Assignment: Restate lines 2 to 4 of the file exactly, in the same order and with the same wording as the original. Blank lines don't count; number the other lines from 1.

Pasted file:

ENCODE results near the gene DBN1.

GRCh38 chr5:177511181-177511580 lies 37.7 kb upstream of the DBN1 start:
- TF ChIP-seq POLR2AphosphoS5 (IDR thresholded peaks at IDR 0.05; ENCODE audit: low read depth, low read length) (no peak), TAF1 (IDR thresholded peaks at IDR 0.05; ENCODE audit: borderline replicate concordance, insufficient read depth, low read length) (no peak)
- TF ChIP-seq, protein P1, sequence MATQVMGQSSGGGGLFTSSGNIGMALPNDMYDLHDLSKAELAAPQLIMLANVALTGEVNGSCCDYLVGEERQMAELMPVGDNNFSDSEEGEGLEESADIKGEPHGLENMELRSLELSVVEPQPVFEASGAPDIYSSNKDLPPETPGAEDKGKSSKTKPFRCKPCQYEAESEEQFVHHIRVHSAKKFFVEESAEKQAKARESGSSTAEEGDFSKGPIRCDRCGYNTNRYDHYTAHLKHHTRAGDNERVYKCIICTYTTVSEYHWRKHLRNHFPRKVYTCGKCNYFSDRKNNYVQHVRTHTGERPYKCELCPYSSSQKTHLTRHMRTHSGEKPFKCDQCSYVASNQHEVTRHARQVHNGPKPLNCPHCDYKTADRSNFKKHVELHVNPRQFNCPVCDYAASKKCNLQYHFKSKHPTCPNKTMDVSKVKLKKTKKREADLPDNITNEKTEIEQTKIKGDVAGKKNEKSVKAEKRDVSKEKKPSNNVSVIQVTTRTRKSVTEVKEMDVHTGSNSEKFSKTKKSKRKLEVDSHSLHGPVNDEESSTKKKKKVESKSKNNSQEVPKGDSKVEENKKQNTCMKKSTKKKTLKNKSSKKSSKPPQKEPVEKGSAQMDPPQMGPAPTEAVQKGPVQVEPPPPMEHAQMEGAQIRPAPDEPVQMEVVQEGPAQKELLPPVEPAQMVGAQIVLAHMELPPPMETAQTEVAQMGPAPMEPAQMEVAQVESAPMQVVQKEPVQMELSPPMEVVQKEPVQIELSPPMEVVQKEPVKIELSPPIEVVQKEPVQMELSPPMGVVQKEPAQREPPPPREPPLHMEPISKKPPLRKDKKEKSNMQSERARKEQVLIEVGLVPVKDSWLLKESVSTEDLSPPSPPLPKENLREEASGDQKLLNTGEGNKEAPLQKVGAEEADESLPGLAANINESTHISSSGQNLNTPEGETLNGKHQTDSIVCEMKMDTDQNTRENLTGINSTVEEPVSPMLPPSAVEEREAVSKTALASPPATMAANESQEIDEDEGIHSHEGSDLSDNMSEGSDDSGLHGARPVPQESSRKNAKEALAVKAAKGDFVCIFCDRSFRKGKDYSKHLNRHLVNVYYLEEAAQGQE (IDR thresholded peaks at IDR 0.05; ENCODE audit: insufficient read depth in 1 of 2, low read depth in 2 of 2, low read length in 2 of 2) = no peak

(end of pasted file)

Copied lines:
GRCh38 chr5:177511181-177511580 lies 37.7 kb upstream of the DBN1 start:
- TF ChIP-seq POLR2AphosphoS5 (IDR thresholded peaks at IDR 0.05; ENCODE audit: low read depth, low read length) (no peak), TAF1 (IDR thresholded peaks at IDR 0.05; ENCODE audit: borderline replicate concordance, insufficient read depth, low read length) (no peak)
- TF ChIP-seq, protein P1, sequence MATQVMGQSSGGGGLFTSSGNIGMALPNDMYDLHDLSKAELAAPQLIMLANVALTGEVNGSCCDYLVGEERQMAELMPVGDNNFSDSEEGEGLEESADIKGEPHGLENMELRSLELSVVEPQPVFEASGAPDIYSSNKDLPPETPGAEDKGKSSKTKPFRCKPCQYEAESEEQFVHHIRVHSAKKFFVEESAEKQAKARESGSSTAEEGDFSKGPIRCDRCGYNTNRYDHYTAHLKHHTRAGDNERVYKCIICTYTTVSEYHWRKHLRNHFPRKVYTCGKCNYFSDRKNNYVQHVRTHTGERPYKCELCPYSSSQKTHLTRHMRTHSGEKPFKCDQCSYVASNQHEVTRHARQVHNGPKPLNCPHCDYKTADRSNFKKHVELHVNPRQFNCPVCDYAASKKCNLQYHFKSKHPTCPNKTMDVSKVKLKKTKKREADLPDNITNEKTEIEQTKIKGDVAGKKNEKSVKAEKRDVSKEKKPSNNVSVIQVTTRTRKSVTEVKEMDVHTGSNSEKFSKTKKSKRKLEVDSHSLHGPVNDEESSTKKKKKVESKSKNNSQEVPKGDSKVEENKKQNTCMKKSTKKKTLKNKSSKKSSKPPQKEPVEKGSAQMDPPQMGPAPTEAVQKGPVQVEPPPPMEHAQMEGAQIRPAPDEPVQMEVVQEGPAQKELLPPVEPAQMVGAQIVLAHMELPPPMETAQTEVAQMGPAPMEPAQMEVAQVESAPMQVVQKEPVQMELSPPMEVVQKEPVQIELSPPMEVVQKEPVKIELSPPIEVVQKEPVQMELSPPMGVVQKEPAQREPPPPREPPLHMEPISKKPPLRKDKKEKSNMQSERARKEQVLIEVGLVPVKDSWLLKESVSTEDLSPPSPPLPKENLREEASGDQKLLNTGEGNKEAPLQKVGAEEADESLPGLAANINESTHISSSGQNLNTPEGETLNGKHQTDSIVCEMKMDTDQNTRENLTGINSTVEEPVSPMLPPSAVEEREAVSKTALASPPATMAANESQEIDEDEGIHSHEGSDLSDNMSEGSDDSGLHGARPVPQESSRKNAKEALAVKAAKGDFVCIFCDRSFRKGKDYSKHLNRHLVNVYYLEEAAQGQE (IDR thresholded peaks at IDR 0.05; ENCODE audit: insufficient read depth in 1 of 2, low read depth in 2 of 2, low read length in 2 of 2) = no peak